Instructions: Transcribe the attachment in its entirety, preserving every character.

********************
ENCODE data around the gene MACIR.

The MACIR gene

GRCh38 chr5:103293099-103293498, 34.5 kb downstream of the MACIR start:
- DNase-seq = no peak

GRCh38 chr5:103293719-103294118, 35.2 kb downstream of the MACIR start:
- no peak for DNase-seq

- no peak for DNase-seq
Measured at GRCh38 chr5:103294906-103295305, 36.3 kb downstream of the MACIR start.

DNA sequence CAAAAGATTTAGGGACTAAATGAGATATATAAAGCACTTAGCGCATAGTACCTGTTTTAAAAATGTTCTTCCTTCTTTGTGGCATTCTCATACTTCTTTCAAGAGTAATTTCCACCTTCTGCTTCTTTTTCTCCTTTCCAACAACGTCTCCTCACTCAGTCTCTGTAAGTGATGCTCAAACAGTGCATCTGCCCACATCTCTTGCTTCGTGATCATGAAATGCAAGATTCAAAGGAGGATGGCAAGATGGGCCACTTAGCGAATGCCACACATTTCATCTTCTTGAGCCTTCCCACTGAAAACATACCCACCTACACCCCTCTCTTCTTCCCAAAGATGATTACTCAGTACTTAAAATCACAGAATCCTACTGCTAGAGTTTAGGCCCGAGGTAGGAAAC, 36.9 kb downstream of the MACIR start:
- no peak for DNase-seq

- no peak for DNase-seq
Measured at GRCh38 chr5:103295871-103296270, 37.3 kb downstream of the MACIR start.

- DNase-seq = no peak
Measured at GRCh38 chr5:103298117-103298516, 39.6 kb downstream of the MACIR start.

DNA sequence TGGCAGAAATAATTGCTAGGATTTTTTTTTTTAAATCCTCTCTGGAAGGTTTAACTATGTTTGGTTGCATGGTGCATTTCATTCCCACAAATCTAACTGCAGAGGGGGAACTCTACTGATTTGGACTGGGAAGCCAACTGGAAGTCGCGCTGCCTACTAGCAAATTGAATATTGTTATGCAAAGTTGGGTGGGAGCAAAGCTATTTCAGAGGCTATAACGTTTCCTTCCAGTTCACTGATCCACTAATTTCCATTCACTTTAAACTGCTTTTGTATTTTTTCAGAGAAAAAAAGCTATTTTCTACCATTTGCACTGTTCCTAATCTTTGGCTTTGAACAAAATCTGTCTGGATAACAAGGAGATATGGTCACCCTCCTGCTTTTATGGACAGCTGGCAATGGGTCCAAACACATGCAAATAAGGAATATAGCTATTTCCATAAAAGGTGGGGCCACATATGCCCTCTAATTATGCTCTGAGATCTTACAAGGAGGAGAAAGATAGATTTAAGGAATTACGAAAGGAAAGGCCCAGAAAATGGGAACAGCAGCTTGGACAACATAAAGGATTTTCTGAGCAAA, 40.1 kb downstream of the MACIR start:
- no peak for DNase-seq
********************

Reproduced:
ENCODE data around the gene MACIR.

The MACIR gene

GRCh38 chr5:103293099-103293498, 34.5 kb downstream of the MACIR start:
- DNase-seq = no peak

GRCh38 chr5:103293719-103294118, 35.2 kb downstream of the MACIR start:
- no peak for DNase-seq

- no peak for DNase-seq
Measured at GRCh38 chr5:103294906-103295305, 36.3 kb downstream of the MACIR start.

DNA sequence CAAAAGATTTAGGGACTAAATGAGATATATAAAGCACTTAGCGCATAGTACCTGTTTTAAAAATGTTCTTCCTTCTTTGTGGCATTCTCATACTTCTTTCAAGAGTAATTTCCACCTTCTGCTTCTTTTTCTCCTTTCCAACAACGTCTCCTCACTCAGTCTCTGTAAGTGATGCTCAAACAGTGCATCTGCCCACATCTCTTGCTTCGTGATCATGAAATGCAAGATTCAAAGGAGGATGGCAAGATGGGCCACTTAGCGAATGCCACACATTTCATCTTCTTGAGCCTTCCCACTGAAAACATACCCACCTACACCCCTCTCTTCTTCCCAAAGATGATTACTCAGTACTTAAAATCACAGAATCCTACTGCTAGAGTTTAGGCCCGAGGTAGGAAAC, 36.9 kb downstream of the MACIR start:
- no peak for DNase-seq

- no peak for DNase-seq
Measured at GRCh38 chr5:103295871-103296270, 37.3 kb downstream of the MACIR start.

- DNase-seq = no peak
Measured at GRCh38 chr5:103298117-103298516, 39.6 kb downstream of the MACIR start.

DNA sequence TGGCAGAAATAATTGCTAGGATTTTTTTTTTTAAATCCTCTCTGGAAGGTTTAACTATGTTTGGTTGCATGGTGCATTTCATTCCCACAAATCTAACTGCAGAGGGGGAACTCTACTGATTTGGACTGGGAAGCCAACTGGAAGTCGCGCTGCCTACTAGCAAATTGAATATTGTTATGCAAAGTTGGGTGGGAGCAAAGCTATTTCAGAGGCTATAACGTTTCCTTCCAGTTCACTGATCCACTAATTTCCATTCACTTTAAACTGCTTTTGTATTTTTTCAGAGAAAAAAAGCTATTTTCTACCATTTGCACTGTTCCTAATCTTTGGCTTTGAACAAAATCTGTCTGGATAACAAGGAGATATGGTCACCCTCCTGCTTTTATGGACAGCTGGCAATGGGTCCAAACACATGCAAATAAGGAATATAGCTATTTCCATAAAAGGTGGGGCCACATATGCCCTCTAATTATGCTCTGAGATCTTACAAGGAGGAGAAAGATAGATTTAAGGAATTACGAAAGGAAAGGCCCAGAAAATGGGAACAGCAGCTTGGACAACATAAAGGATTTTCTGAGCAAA, 40.1 kb downstream of the MACIR start:
- no peak for DNase-seq